New Hampshire is teeming with with mountain bike trails. From dirt roads rolling by stone walls, century-old cemeteries and covered bridges to narrow single-track paths, novice mountain bikers can take those fat tire bikes into the woods for exercise, scenery and fun.
State parks like Allenstown's Bear Brook, certain areas of the White Mountain National Forest, conservation lands and flattish rail trails are only a sampling of places to mountain bike. Select ski areas have welcoming mountain bike trails through forests and near streams, while it's also possible to take a chair lift at many to access some adventurous terrain requiring more body protection than just a helmet.
With loads of bike shops offering service, advice and rides to bicycle clubs geared to a healthy mountain biking membership, getting outside on a bike can be both a family affair or a solo undertaking.
"Mountain biking really does bridge the generation gap," says North Conway's Rob Adair, a mountain biker for nearly 25 years who also designs and builds trails. Mountain bikers tend to be stewards of the land they use, striving for low impact and goodwill while riding.
They're also a fun bunch. Novices should seek out group rides through clubs and bike shops to help navigate the Granite State's rocks and roots that are bound to pop up the better you get. A little trail etiquette, proper bike handling skills and knowing how to use bike tools go a long way.
Marty Basch is the author of several bicycling books including "The White Mountain Ride Guide" (2nd.). Reach him through http://martybasch.com.
Mountain bikers can enroll in trail building school to learn how to design, build and maintain the trails they will then use. They learn everything from how to use a chain saw to stone work and drainage.
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Raleigh's Mojave 4.0 mountain bike with 24 speeds, disc brakes, light-weight aluminum frame and Shimano components make it ready to tackle the trails whether it be a country dirt road or sweet singletrack. Sturdy and strong, its $449 retail price is reasonable for a dedicated novice (www.raleighusa.com).
Helmets are a mountain biking must and Bell's Influx ($64, http://bellbikehelmets.com) is a proven winner. The 18 vent channels and removable sun visor are nice touches.
Gloves can save your skin during a fall and help prevent blisters. The $35 price tag Pearl Izumi Pittards Octane Glove (www.pearlizumi.com) might be a tad high for newbies, but the leather side palm has good grip and the mesh on the back is cooling. And washable.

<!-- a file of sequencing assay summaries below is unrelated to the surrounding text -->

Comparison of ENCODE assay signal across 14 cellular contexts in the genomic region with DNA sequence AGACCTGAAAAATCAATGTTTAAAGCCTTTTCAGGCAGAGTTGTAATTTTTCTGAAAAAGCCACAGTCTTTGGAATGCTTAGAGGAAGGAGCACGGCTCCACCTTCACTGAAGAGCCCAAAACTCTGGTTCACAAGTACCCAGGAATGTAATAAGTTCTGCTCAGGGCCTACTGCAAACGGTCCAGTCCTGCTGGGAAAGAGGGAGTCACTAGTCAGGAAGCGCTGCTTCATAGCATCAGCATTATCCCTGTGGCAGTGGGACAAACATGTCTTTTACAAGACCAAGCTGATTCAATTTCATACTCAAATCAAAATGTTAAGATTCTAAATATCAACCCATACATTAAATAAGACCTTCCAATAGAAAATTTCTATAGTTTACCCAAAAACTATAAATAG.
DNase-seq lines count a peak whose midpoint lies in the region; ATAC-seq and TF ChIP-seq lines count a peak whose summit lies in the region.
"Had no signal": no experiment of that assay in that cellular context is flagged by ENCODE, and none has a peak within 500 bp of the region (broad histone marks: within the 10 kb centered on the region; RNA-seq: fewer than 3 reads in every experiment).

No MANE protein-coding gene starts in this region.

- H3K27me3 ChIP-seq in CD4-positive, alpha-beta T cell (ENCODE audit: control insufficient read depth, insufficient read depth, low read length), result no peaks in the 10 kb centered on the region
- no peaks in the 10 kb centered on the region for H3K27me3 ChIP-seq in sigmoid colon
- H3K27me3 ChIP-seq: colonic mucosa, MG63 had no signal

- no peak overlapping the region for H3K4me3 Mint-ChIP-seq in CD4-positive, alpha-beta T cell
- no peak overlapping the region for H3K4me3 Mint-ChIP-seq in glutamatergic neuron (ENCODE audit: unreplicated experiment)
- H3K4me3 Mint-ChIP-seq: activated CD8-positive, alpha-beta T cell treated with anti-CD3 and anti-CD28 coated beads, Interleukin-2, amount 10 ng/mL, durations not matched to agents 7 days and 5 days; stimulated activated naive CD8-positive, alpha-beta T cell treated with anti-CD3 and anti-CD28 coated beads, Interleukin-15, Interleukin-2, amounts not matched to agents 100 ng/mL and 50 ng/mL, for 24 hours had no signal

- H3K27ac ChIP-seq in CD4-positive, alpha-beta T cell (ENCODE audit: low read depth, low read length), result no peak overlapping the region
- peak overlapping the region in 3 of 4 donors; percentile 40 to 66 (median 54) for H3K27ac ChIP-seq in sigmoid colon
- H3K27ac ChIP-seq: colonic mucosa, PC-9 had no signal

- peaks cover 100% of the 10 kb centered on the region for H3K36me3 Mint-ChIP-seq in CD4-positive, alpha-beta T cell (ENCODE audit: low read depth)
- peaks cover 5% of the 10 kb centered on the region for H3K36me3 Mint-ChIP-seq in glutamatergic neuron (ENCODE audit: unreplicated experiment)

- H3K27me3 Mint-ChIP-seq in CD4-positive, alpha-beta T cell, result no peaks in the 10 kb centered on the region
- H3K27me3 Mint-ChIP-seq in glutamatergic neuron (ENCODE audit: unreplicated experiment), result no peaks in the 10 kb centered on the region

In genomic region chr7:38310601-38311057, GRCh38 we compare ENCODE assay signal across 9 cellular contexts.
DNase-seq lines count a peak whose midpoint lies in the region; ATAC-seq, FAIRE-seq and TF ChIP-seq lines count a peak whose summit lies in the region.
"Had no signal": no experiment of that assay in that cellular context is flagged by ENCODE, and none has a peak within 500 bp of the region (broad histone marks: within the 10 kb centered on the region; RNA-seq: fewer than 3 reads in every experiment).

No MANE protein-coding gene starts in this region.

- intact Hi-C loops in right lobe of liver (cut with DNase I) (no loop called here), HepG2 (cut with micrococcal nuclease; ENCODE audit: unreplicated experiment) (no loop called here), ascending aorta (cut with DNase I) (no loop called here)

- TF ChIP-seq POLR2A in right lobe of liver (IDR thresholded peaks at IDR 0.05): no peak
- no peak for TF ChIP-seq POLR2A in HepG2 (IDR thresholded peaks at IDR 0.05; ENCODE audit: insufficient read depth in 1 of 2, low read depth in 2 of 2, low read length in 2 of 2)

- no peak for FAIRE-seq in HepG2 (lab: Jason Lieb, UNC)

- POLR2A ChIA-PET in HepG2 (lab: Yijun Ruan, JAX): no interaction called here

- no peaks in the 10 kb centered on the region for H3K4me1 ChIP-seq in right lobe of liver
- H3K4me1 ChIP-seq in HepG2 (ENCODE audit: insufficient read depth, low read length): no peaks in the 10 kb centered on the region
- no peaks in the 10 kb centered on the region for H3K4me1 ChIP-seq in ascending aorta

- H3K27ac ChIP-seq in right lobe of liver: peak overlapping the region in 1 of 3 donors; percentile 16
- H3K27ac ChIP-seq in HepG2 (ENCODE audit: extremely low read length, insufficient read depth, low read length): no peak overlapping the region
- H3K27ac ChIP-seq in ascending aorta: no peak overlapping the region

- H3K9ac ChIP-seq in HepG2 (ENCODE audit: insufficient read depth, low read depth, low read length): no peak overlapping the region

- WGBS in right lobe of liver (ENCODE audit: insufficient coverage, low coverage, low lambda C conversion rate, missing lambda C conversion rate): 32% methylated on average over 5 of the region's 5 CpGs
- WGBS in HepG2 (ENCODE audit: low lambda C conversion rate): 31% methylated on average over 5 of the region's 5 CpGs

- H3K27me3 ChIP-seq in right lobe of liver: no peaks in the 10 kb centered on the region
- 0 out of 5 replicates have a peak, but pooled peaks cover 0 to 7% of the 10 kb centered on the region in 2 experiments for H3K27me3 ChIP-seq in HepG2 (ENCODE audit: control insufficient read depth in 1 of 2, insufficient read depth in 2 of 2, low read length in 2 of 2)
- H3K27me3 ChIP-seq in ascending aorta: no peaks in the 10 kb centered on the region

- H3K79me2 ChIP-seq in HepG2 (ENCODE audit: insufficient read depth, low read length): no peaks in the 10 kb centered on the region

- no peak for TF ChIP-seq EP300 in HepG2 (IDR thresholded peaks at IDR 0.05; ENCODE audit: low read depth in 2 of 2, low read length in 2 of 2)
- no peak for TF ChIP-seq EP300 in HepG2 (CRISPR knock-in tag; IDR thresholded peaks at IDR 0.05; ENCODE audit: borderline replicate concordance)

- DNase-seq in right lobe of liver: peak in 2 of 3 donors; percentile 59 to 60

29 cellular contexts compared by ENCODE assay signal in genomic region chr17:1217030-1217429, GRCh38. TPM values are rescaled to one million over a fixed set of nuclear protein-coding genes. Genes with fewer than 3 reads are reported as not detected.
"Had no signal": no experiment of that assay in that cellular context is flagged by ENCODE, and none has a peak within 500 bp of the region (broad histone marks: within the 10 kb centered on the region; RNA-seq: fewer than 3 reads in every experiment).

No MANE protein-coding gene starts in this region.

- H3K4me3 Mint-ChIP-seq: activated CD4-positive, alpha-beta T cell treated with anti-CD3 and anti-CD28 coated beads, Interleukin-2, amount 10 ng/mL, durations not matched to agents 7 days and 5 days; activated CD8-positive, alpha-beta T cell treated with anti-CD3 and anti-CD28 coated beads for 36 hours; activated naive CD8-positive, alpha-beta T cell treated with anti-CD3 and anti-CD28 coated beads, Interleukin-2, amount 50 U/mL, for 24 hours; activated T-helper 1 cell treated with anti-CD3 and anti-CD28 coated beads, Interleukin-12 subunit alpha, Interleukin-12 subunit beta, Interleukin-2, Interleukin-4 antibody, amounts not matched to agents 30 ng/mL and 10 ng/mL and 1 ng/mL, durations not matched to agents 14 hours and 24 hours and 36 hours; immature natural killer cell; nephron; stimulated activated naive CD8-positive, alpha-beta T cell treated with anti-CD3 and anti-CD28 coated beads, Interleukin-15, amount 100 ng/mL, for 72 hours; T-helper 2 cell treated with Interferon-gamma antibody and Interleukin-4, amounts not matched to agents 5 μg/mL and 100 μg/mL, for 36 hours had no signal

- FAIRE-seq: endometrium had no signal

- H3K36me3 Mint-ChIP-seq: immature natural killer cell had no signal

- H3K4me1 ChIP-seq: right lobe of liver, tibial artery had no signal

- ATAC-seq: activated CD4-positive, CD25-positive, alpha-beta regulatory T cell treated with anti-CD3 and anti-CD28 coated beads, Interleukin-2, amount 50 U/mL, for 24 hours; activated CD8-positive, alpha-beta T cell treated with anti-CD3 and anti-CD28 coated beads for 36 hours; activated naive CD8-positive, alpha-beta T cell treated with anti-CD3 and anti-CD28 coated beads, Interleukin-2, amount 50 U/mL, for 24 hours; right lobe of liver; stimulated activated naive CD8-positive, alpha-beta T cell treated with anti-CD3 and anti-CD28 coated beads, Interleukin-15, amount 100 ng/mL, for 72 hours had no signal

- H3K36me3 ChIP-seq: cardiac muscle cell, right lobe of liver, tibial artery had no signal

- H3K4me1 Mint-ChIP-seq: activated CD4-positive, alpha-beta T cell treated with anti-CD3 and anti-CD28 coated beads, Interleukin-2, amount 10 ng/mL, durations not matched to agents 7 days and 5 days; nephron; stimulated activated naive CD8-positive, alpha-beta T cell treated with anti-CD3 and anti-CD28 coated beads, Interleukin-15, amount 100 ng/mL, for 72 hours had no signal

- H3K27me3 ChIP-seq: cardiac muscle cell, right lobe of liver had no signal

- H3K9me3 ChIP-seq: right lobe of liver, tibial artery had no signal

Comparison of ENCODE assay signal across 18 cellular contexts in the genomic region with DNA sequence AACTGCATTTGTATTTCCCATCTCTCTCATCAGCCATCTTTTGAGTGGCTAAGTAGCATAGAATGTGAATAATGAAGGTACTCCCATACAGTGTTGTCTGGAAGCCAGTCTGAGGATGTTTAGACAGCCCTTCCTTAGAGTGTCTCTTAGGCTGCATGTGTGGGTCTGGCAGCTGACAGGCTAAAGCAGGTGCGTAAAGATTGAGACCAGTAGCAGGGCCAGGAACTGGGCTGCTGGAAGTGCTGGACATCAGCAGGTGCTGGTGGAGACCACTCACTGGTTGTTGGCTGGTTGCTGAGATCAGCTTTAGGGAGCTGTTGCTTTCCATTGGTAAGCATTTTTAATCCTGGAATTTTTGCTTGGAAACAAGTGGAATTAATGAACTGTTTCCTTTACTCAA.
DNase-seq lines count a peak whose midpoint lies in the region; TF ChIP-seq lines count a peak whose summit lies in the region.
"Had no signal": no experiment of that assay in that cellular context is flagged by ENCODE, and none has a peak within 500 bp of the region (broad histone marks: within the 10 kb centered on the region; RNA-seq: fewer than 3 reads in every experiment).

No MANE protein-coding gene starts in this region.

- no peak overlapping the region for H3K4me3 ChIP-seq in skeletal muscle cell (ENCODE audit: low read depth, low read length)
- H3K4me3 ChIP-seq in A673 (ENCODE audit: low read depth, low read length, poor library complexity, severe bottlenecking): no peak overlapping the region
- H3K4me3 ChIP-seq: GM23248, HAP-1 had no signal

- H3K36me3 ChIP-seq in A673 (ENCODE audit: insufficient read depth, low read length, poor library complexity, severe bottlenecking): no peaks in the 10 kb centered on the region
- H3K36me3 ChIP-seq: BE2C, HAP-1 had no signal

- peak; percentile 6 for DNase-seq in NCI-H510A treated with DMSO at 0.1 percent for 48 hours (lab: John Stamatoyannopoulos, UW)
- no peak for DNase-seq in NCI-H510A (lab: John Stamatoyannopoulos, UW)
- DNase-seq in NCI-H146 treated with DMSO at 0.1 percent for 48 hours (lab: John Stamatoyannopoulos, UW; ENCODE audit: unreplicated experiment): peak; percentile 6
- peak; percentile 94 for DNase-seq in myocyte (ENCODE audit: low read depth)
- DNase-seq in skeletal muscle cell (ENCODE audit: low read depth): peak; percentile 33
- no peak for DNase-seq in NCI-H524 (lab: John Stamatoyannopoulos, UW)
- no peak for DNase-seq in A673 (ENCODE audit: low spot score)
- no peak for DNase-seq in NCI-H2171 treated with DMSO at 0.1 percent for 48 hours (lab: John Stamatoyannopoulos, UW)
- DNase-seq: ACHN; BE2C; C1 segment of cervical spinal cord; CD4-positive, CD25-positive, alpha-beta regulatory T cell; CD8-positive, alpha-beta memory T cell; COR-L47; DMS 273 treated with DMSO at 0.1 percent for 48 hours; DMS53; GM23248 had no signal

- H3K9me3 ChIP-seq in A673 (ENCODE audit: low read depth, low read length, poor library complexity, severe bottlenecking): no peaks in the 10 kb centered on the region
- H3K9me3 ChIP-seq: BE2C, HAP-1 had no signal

Rob Adair is the quintessential mountain biker. Not only does the North Conway engineer ride the trails, he plans and builds them. A mountain biker for almost 25 years, Adair is president of the White Mountain chapter of the New England Mountain Bike Association (NEMBA), which was instrumental in developing North Conway's expert Red Tail Trail and the rollicking Sticks and Stones Trail. He is presently the vice-chair of the Conway Conservation Commission and a member of the Mount Washington Valley Bike Path Committee.
What's the best way to start mountain biking?
Probably the best way to start is to borrow or rent a bike and ride some empty dirt roads or easy, flat trails. Just get out there and pedal.
What is singletrack and some of the other terms used to describe various types of mountain biking terrain?
Singletrack trails are "one lane" paths, whereas doubletrack are woods roads or ATV trails. Typical mountain biking is known as cross-country riding, while downhill biking usually entails heavier bikes with more suspension and using ski lifts to access purpose-built downhill trails. "Free riding" is a term for biking on technical terrain, often involving rock features or wooden stunts.
There seem to be so many gears on a mountain bike. How do I learn to shift?
Learning the controls takes a bit of practice, but it is not overly complicated. Typically your right hand controls the gears at the rear wheel, called "cogs," which is where most of your shifting is done. The left hand controls the front "chain rings," which are used for more dramatic changes.
For example, climbing a long steep hill the rider would want to downshift to a small chain ring (low gear) to make it easier to pedal. A long downhill on a paved road would necessitate using the big chain ring. Most cross-country riding is done in the middle ring. In all cases, fine tuning your pedaling cadence would be done using the right hand to adjust the rear cogs.
What tools do I need to carry and how can I learn to use them?
A basic tool kit would include a pump and tire levers for changing flat tires; a tube and patch kit are also usually carried. A chain tool to repair broken chains is a good idea, as is a "multi-tool," which has a variety of Allen wrenches and screwdrivers. Most bike shops will explain how tools are used and there are many online resources.
Who builds the trails and how do they do it?
NEMBA is the largest trail building and maintenance organization in New England. We first seek permission from land managers, then plan and design sustainable trails that require a minimum of ongoing maintenance. Building trails is hard work; getting permission is often even harder.
When riding with kids, they want to go over rocks and jumps while I want to avoid them. How do we reach a compromise?
Why compromise? Mountain biking really does bridge the generation gap; the kids can ride over the stunts and features while the adults can go around them, and everyone can have a great time.
Where can I find where to ride?
A great way to meet people and find places to ride is to join a group ride, NEMBA and most bike shops offer lots of options.
This article appears in the October 2009 issue of New Hampshire Magazine